An excerpt from Post-Modem: The Interwebs Explained, which is released on Tuesday, November 17, 2015. From the Wi-Fi section of Chapter 1, “The Internet”:
By 1958, the Wi-Fi service, which accounted for 9 out of 10 household Internet experiences, was proving its superiority over wired internet which, at this point, was still largely telegraph-based. Not only were the services easier to understand and use, but the entertainment value was greater, allowing consumers to control every aspect of what they saw on television. Says Net Historian Salman Gourd:
“This was the beginning of a true revolution – one that didn’t see itself truly realized until just a few years ago. People were finally given what they had been asking for since the earliest days of radio – the opportunity to get up and interact with the people that were being paid to bring them their free nightly entertainment. They were no longer restricted to sitting on their plush, comfortable couches and easy chairs, passively receiving an entertaining variety of relaxing programs – now they could be active, involved watchers, getting up out of their chairs and physically calling up the operator and telling them about something they read about in the paper recently, and they’d get to see a rough approximation of those various events on the very screen in front of them.”
When local news or requests for the whereabouts of missing acquaintances failed to meet the producers’ standards or to fill airtime, however, the cast and crew of stations like Oneonta, New York’s WIFI 1 opened up the lines to requests for less conventional content. One hot afternoon in the summer of 1959 proved to be groundbreaking for this medium. On a slow news day and with most Wi-Fi users’ children indoors and in plain sight, Oneonta Inter-Man Darius Jeeves asked his presumed audience if they had seen or heard about anything that they would like to share with the other Wi-Fi users.
The response, recalls Darius Jeeves, Jr., was “Insane.” When Ms. Betty Wellman of nearby Laurens called in and dialed 6-2-6-5-4-2-5-3-3-4-6-2-2-5-5-7, Jeeves, Sr. laughed, turned to the camera and said “I’ve got just the thing,” and proceeded to invite his producer, Gregory Funk, to join him in front of the camera. Truly perplexed, Funk made his way to Jeeves’s desk, which Jeeves promptly moved aside as he stood up, shaking Funk’s hand. With a smile, Funk turned to the camera, confused, just as Jeeves drew back his right leg and delivered the resulting kinetic energy to Funk’s unsuspecting groin. The rest, as Jeeves, Jr. puts it,
With a monthly subscription fee of sixty-five cents and just over 12,000 subscribers nationwide, though, Wi-Fi service had trouble supporting a cameraman, Inter-Man, sound man and servant for every major metropolitan area of the United States. This sent Wi-Fi station owners throughout the U.S. into a panic, causing them to quickly add budget line-items for advertisement and publicity. Though it would mean temporary service outages, sending their online personalities to other areas of the country meant great word-of-mouth exposure for the service.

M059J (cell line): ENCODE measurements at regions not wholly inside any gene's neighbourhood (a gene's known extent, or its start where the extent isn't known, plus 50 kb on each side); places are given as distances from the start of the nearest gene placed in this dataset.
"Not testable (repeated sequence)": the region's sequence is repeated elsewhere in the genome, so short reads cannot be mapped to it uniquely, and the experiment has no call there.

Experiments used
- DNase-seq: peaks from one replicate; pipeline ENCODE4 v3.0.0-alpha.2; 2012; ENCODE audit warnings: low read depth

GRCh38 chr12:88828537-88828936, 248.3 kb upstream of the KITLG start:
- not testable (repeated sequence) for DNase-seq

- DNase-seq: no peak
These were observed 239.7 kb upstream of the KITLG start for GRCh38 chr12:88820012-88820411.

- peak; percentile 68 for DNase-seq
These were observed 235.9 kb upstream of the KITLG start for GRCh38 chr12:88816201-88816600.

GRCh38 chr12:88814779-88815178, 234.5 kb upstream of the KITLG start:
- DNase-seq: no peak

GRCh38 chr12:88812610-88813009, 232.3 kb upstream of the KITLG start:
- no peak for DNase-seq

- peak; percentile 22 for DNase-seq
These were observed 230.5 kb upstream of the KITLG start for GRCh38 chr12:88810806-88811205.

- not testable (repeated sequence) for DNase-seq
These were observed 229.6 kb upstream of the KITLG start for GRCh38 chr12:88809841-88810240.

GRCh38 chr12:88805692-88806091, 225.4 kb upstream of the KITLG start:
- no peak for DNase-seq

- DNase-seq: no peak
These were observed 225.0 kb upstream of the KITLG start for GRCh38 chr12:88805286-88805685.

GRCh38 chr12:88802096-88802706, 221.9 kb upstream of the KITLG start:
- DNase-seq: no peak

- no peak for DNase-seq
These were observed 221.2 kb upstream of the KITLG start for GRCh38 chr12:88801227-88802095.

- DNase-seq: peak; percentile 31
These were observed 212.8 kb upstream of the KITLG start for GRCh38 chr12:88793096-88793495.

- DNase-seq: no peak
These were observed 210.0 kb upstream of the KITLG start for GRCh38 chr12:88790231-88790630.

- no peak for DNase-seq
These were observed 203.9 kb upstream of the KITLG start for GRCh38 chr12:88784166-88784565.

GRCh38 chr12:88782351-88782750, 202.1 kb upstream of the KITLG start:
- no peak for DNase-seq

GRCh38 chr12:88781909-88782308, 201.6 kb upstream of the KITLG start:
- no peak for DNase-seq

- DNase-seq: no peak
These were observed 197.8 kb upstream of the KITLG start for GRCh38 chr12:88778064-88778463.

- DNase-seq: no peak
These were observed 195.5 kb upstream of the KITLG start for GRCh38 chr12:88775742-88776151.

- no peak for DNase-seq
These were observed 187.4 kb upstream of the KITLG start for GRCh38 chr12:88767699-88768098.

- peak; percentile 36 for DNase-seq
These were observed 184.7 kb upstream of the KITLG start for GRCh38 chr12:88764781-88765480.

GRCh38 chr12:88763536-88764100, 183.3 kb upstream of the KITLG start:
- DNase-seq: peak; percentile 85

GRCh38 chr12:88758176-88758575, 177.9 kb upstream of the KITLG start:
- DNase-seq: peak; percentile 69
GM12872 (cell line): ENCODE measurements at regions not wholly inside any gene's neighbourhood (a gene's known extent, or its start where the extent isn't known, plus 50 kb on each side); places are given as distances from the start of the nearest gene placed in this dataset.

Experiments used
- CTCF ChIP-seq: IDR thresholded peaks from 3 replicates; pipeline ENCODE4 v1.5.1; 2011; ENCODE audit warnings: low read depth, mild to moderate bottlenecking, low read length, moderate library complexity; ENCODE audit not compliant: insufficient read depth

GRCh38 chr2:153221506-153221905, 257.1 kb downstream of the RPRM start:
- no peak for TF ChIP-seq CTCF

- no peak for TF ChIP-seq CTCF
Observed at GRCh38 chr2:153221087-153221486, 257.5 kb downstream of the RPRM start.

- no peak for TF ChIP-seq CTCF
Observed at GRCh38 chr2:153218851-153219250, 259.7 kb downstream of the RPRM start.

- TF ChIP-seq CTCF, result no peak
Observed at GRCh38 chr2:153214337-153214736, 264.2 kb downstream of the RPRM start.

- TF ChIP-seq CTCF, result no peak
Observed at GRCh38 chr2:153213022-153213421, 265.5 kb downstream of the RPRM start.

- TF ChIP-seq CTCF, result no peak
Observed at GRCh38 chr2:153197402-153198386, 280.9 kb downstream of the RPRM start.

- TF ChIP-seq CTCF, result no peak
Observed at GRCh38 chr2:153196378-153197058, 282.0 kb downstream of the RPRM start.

Jeeves, along with other Inter-Men in Cincinnati, Stanford, Phoenix and Chicago, became the first of the nation’s internet celebrities, appearing at conventions in character, an ever-evolving amalgam of the duties he performed on his daily webcasts. Though he opened Upstate New York’s inaugural Wi-Fi program on February 20, 1957 as the sort of traditional besuited spokesperson found on innumerable television programs of the era, Jeeves quickly evolved the character from the “staid, whitebread company-man,” he recalled in his autobiography in 1972 to the kowtowing gentleman servant he became best known for. This was not, Jeeves eventually revealed, a simple reflection of his duty to serve the typical Wi-Fi user, but a comment on the times.
“It was a commotive time at the time,” Jeeves opened his autobiography with. “Just full of commotion. People the country over were trying to start with a blank slate, in terms of what came to be called ‘The Civil Rights,’ and I was right there, on the front lines. It wasn’t easy, but I eventually convinced our producer, Greg Funk, to fire our servant. It was the only way to at least try to make up for all the injustices we’d indirectly taken a part in, as white folk, since this country began. Greg tried to talk me out of it, and so did [station servant] Carl, but I insisted. It was for the advancement of Colored People, like the Association for that, and I stood by my decision.
It took awhile, but eventually it sunk in for both Greg and Carl. Like I told Funk then – ‘Greg, it’s The Civil Rights.’ He couldn’t argue with that. Additionally, I don’t call them colored anymore. I’ve learned my lesson.”
– Jason C. Klamm, B.A.
©2015 Jason Klamm